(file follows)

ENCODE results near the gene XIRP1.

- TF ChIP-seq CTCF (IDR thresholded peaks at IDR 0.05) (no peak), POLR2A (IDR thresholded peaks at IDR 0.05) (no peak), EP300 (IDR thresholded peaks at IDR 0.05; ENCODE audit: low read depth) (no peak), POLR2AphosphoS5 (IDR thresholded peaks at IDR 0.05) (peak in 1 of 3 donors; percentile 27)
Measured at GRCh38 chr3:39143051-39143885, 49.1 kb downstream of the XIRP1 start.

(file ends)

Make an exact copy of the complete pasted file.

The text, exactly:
ENCODE results near the gene XIRP1.

- TF ChIP-seq CTCF (IDR thresholded peaks at IDR 0.05) (no peak), POLR2A (IDR thresholded peaks at IDR 0.05) (no peak), EP300 (IDR thresholded peaks at IDR 0.05; ENCODE audit: low read depth) (no peak), POLR2AphosphoS5 (IDR thresholded peaks at IDR 0.05) (peak in 1 of 3 donors; percentile 27)
Measured at GRCh38 chr3:39143051-39143885, 49.1 kb downstream of the XIRP1 start.